Review – Adventus MusIQ Homeschool

ByAngie

Review – Adventus MusIQ Homeschool

When I was offered the chance to review Adventus‘ product MusIQ Homeschool, I was ecstatic.

Music is very prevalent in our family. My husband plays a number of instruments and I like to think that I can play piano. I grew up with a piano in the home and began lessons at a young age. When there are no other adults in the house, I often sit down and play a few songs and sing at the top of my lungs. (My neighbors probably hate me, ha!)

As a result, a few of my children have been trying to talk me into teaching them to play the piano. Driving them to and from lessons would be really difficult as we are a one car family right now, and while I know how to play the piano… Like I said, I’m not good at it. So when I heard about a piano curriculum software that would put me in control, could be done at home, and would teach my children to play piano effectively, relief came over me. What I didn’t expect was for MusIQ Homeschool to be more than just another computer software hooked up to a keyboard.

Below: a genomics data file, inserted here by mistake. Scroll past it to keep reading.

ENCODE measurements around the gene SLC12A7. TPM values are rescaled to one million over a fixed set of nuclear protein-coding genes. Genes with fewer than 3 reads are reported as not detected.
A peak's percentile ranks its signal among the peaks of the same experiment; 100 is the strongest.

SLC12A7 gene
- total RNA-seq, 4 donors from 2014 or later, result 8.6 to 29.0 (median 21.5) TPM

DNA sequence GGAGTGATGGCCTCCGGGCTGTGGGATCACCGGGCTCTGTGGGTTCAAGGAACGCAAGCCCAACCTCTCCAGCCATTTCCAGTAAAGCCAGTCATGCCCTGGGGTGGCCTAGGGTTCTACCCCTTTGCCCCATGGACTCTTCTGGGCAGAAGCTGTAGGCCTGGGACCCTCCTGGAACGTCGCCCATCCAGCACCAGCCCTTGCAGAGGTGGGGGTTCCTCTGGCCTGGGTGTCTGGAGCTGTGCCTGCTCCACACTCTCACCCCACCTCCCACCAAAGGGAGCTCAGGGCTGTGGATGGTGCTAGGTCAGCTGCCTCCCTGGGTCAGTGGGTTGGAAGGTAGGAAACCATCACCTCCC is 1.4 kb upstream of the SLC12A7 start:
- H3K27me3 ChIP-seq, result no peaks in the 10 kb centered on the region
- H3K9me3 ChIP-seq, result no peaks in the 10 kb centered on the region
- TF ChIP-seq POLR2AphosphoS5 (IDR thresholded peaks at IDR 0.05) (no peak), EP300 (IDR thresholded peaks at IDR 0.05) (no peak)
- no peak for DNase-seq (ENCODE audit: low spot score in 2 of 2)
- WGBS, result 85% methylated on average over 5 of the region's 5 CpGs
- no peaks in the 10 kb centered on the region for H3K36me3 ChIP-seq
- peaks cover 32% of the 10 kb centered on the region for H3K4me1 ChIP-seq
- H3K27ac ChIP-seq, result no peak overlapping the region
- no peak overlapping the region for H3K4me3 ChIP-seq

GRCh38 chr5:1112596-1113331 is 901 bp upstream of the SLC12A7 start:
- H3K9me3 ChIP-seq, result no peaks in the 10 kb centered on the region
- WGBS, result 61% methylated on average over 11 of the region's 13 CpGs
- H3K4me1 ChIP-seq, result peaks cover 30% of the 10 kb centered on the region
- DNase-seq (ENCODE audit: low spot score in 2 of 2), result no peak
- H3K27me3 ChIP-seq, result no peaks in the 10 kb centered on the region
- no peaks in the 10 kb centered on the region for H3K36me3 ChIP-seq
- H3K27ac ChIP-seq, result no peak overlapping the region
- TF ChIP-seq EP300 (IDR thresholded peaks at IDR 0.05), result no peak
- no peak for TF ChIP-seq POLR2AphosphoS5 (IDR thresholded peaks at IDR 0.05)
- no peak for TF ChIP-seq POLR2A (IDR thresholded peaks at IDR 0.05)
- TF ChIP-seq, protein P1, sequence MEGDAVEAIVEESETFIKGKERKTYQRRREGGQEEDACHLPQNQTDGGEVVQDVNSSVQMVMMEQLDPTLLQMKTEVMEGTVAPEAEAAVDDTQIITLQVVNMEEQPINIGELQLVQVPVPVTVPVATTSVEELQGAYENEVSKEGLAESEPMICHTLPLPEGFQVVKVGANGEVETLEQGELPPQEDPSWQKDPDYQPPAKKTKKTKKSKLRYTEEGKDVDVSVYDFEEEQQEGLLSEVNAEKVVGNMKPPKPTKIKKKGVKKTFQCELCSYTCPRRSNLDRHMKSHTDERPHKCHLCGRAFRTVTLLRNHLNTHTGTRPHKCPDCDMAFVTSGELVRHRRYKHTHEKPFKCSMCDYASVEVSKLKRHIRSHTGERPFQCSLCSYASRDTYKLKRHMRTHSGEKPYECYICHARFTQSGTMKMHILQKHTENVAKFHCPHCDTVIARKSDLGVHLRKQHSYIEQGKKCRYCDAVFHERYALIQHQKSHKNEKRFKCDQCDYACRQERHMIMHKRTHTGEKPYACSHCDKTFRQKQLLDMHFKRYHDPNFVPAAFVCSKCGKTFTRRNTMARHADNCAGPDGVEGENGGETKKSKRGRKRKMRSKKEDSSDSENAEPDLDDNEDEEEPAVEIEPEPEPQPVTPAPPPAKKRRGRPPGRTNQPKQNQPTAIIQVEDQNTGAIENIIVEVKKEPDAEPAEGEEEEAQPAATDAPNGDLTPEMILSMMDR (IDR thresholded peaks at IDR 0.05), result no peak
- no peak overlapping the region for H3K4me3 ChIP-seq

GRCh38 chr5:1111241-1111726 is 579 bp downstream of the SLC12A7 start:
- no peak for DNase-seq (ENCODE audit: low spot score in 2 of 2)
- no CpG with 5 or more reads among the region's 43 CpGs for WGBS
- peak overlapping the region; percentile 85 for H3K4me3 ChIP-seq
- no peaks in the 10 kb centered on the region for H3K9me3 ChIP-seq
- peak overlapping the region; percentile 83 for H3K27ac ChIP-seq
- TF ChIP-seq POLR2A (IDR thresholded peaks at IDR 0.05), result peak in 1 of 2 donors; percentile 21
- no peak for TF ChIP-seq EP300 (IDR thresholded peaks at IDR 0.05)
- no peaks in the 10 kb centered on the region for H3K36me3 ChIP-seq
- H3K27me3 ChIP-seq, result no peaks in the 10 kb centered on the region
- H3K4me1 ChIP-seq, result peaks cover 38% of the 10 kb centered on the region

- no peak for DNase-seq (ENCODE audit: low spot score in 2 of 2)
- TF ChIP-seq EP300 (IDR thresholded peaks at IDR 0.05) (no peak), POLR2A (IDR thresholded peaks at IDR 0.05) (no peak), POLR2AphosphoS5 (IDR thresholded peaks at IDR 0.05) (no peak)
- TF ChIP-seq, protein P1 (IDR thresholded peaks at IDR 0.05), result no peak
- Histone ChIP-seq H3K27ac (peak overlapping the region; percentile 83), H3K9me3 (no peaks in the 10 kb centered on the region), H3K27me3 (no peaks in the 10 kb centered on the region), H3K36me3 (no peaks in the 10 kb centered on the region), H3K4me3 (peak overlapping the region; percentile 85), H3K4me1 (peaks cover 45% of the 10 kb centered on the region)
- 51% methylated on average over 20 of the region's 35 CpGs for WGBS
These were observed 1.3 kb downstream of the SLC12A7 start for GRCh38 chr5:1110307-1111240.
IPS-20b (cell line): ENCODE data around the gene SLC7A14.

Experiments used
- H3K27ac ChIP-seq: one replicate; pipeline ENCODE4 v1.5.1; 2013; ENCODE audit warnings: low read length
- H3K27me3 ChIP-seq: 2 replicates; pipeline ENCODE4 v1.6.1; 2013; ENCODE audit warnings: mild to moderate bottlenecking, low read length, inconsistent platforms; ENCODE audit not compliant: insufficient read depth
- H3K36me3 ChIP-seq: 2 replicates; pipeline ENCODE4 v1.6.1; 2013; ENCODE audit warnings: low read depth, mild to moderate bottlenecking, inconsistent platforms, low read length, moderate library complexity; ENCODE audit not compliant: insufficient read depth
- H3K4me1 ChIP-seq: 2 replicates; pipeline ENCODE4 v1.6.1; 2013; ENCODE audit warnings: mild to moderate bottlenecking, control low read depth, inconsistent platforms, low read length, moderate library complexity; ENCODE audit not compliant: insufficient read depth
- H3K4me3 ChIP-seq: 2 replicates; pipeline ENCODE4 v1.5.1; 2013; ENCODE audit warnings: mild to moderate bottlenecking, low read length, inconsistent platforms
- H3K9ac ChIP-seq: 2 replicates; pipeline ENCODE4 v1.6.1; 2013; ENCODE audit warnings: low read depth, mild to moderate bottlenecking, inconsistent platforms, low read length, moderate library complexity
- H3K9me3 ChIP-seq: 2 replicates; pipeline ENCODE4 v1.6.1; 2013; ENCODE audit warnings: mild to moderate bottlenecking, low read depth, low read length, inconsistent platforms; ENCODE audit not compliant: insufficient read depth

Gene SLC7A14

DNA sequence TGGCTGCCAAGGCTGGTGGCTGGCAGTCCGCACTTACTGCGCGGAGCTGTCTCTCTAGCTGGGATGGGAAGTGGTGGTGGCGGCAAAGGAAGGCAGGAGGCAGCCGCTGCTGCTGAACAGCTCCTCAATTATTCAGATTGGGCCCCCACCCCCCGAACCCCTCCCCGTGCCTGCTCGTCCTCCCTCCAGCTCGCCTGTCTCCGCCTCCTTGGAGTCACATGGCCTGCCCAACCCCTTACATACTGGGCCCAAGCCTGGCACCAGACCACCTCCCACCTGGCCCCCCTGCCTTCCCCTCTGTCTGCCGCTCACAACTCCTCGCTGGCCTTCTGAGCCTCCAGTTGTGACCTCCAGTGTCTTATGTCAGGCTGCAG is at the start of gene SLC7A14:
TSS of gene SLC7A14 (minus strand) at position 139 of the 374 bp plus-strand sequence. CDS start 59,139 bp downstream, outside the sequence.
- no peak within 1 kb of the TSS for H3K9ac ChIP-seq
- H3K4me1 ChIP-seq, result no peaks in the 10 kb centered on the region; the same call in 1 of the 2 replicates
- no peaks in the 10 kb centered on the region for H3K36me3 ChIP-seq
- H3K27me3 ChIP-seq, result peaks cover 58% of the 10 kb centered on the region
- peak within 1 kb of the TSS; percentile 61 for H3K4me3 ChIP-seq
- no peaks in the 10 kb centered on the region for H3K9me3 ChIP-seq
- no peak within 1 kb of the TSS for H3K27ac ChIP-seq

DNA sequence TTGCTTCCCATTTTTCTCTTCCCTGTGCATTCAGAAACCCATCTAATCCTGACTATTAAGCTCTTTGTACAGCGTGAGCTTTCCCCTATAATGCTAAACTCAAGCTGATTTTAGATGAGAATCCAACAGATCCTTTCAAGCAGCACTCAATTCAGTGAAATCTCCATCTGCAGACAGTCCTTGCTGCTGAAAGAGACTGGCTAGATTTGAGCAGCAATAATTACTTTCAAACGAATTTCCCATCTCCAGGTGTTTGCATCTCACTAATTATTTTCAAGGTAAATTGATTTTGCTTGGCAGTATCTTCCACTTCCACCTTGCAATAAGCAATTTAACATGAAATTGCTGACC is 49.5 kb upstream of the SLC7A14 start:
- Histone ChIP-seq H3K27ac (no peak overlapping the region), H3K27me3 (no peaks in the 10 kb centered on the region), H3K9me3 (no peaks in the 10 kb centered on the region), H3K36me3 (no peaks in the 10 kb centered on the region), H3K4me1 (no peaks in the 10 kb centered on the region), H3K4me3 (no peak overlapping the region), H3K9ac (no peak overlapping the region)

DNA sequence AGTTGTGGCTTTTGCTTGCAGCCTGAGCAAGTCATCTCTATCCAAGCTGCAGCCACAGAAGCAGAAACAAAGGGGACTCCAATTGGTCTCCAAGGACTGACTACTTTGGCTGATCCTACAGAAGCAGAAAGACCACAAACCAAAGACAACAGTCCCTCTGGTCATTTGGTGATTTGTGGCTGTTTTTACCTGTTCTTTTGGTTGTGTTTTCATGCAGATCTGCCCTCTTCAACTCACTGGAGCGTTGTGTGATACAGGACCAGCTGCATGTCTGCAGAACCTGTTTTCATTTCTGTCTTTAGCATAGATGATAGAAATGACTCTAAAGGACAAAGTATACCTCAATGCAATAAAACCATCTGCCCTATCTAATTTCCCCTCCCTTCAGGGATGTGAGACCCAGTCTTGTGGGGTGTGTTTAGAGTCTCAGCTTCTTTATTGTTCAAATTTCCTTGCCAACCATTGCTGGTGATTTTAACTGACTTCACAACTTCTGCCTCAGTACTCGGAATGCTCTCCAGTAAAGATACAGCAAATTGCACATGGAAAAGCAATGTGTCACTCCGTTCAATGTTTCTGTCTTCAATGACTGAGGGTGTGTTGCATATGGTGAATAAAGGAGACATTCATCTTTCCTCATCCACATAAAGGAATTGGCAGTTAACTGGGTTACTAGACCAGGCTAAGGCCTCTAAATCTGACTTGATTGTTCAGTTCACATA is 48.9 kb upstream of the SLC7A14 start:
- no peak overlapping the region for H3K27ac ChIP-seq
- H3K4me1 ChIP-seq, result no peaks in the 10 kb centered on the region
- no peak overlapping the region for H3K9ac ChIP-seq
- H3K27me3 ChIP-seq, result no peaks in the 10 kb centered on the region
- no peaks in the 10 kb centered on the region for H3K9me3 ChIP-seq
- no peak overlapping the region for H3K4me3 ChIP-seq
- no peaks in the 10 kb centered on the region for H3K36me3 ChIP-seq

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Adventus MusIQ Homeschool is an award winning complete curriculum for learning to play the piano. If you were to start at the very beginning, it would entail 7 years of instruction, completing over 20 levels. It is appropriate for ages 4-18 (or older), can be started at the beginning or at a higher level, and covers much more than just learning to tickle the ivories. It is broken down into volumes as follows:

For ages 4-10, running on Windows 7/Vista/XP/2000 or Macintosh OSX

  • Children’s Music Journey Series Volume 1
  • Children’s Music Journey Series Volume 2
  • Children’s Music Journey Series Volume 3

For multi learning ages 10+, running on Windows 7/Vista/XP/2000

  • Piano Suite Premier
  • Ear Training Coach 1 & 2
  • Ear Training Coach 3 & 4